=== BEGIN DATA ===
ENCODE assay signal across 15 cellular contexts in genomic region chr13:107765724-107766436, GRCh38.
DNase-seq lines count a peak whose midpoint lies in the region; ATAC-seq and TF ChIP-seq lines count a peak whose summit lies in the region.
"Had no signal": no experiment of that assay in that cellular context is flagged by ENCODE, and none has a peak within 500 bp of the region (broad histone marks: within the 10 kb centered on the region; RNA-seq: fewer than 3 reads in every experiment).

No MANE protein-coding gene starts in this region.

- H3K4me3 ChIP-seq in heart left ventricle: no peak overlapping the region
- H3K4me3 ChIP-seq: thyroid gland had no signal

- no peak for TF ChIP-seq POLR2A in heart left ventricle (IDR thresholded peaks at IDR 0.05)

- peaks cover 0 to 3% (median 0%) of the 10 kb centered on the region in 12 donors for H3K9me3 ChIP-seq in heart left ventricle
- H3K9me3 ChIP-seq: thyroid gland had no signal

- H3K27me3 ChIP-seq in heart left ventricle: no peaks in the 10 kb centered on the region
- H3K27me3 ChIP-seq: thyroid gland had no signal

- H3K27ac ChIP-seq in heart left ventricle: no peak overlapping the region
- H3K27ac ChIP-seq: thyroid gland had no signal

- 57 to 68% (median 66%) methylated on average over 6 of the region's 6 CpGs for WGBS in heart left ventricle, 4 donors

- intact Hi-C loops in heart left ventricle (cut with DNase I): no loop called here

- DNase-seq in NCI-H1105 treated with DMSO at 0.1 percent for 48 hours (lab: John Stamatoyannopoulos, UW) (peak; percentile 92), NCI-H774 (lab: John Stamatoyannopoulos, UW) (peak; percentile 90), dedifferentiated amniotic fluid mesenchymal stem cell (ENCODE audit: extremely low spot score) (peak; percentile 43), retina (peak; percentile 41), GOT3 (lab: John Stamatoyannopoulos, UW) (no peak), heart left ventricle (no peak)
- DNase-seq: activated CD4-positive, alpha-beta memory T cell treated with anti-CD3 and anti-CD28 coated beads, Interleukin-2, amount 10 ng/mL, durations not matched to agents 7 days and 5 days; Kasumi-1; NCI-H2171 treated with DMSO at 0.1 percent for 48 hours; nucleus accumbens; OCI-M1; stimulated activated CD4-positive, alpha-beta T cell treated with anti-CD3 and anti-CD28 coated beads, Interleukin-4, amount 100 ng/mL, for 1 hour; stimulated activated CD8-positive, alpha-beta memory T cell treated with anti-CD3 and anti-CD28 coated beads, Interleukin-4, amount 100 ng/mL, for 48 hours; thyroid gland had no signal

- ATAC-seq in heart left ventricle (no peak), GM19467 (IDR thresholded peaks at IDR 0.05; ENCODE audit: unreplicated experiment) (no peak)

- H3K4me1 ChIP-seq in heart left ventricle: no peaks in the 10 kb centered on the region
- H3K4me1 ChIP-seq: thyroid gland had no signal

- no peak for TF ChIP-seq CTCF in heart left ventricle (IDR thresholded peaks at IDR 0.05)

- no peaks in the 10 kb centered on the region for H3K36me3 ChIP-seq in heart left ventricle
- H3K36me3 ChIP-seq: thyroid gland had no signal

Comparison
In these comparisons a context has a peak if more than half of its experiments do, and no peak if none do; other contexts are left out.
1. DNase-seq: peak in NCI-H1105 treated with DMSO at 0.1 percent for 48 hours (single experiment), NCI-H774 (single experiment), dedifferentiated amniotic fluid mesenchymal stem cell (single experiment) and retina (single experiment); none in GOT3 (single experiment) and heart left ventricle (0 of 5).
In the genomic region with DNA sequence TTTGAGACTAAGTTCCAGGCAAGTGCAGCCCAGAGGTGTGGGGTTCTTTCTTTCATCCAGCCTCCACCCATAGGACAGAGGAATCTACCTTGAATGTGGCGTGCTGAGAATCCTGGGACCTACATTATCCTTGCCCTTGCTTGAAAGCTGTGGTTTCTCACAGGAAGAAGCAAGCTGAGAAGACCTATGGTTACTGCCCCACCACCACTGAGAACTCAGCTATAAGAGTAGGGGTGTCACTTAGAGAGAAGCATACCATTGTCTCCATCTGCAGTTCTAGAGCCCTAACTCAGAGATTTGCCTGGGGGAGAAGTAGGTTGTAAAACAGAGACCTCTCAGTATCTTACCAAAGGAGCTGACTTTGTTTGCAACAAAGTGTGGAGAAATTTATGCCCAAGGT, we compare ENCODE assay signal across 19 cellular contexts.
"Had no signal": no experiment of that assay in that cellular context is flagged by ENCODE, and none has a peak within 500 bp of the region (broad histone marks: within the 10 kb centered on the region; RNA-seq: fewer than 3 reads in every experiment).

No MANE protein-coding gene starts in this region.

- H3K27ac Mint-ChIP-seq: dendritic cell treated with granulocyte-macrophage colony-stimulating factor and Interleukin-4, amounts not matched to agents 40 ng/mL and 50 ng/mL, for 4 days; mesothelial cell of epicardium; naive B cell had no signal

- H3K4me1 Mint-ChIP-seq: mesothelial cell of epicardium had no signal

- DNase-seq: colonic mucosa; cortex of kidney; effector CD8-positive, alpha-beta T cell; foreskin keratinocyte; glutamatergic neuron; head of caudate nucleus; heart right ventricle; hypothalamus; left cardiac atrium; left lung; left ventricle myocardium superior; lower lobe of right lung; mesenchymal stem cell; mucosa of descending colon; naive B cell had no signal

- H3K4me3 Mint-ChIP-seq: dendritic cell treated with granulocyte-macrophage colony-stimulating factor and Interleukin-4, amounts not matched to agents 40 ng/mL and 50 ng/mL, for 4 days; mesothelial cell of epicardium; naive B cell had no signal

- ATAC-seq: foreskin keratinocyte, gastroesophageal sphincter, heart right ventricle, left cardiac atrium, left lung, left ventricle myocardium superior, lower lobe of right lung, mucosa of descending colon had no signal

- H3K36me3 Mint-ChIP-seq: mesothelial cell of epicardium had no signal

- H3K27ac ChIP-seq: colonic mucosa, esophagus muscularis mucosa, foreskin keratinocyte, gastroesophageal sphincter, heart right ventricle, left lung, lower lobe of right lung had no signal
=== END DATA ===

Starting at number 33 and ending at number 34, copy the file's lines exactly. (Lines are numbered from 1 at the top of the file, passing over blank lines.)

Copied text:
- H3K4me3 Mint-ChIP-seq: dendritic cell treated with granulocyte-macrophage colony-stimulating factor and Interleukin-4, amounts not matched to agents 40 ng/mL and 50 ng/mL, for 4 days; mesothelial cell of epicardium; naive B cell had no signal

- ATAC-seq: foreskin keratinocyte, gastroesophageal sphincter, heart right ventricle, left cardiac atrium, left lung, left ventricle myocardium superior, lower lobe of right lung, mucosa of descending colon had no signal